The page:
A sharply divided Supreme Court on Wednesday night refused to block a Texas law that bans most abortions, leaving the country’s most restrictive abortion measure intact.
Just before midnight, the court denied an emergency request from abortion providers to block the law, issuing a 5-4 ruling with Chief Justice John Roberts joining the court's three liberal justices in dissent.
The majority, citing procedural complexities, said abortion providers had failed to make a persuasive case for the court to step in, but added that the challengers had raised “serious questions” about the law’s constitutionality.
Justice Sonia Sotomayor, in a fiery dissent that was joined by her two fellow liberal justices, called the ruling “stunning.”
“Presented with an application to enjoin a flagrantly unconstitutional law engineered to prohibit women from exercising their constitutional rights and evade judicial scrutiny, a majority of Justices have opted to bury their heads in the sand,” Sotomayor wrote.
The Texas bill at issue was signed into law in May by Gov. Greg Abbott (R) and took effect Wednesday. It prohibits abortions after the presence of a fetal heartbeat is detected, which can occur as early as six weeks after a woman becomes pregnant, and only makes exceptions for medical emergencies.
The impact of the law was already felt in Texas by late Wednesday, according to abortion providers, who said they were complying with the new state law by not offering abortions following the detection of fetal cardiac activity. The groups estimate that about 85 to 90 percent of women who get an abortion in Texas are at least six weeks into their pregnancy.
In July, a group of abortion providers filed a lawsuit to block Texas state judges from enforcing the law and court clerks from accepting lawsuits that allege violations. But a federal appeals court late last month effectively paused the legal challenge, prompting the group's emergency request to the Supreme Court.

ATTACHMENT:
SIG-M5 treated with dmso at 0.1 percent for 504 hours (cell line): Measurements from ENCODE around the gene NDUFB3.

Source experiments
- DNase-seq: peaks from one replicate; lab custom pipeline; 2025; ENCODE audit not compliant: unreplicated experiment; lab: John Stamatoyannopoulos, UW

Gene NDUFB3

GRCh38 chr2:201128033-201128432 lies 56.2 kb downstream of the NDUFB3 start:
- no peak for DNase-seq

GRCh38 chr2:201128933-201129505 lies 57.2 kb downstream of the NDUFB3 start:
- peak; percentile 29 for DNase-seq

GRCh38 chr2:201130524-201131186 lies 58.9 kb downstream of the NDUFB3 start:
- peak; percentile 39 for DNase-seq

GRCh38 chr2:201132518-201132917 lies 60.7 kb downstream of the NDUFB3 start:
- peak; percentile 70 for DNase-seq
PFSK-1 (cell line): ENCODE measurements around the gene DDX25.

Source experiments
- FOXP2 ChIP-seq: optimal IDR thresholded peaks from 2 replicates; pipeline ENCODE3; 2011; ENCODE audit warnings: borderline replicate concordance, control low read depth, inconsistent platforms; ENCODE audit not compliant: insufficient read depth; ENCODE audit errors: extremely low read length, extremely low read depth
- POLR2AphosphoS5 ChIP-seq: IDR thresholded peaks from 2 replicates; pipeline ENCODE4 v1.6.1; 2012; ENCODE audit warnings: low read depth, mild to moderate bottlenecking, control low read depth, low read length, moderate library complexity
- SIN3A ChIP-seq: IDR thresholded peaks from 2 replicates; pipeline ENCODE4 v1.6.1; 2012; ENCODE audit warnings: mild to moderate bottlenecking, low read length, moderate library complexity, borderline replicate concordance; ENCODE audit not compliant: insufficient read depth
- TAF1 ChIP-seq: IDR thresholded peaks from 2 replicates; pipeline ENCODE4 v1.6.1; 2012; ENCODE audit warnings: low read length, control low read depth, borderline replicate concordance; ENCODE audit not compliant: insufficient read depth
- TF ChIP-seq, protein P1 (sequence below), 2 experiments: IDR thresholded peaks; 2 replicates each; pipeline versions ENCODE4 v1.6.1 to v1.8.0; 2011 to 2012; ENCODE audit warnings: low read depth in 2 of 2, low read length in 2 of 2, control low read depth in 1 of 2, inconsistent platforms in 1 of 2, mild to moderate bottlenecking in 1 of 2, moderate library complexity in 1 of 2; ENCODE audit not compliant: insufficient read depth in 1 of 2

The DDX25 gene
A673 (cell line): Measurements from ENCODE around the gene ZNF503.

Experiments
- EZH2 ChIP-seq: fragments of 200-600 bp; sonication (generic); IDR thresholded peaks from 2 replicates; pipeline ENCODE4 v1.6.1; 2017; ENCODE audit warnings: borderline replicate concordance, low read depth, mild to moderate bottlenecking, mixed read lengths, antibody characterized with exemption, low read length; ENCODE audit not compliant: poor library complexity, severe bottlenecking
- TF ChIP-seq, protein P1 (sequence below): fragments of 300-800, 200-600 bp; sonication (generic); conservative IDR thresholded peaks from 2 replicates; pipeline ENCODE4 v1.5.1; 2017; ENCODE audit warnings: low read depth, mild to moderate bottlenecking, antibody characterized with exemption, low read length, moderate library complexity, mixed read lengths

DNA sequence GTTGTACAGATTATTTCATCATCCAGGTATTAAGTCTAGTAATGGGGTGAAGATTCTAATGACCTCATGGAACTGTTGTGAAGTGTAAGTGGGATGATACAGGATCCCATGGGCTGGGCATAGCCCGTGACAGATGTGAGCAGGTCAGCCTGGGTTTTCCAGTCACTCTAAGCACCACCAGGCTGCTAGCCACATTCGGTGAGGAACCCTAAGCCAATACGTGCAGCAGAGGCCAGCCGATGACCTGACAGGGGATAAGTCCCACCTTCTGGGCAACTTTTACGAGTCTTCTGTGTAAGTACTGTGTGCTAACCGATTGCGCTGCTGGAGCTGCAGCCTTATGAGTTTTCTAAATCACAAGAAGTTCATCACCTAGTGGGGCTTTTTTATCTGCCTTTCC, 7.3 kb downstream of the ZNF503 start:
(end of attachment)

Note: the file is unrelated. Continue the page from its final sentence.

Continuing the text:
The challengers argue the law violates the constitutional right to abortion first recognized in the landmark 1973 decision in Roe v. Wade, which prohibits states from banning abortion before a fetus is viable, typically around 24 weeks of pregnancy.
The Texas law contains a novel mechanism that authorizes private citizens to sue those who perform or aid the procedure in violation of the measure, providing for at least $10,000 for each successful suit.
In its brief unsigned order Wednesday, the majority said it rebuffed the emergency request in part because it was unclear whether the named defendants in suit — primarily court and state officials — “can or will seek to enforce the Texas law against the applicants in a manner that might permit our intervention.”
Roberts, in dissent, said it appeared that the Texas law aimed to “to insulate the State from responsibility for implementing and enforcing” its restrictive abortion law, calling the legislative design “not only unusual, but unprecedented.”
“I would grant preliminary relief to preserve the status quo ante — before the law went into effect — so that the courts may consider whether a state can avoid responsibility for its laws in such a manner,” wrote Roberts, who was joined by liberal justices Stephen Breyer and Elena Kagan.
Breyer wrote a separate dissent, as did Kagan, who called the Texas law “patently unconstitutional.”
The five conservative justices who comprised the majority added that their ruling did not seek to resolve questions about “the constitutionality of Texas’s law” or foreclose future lawsuits over the measure.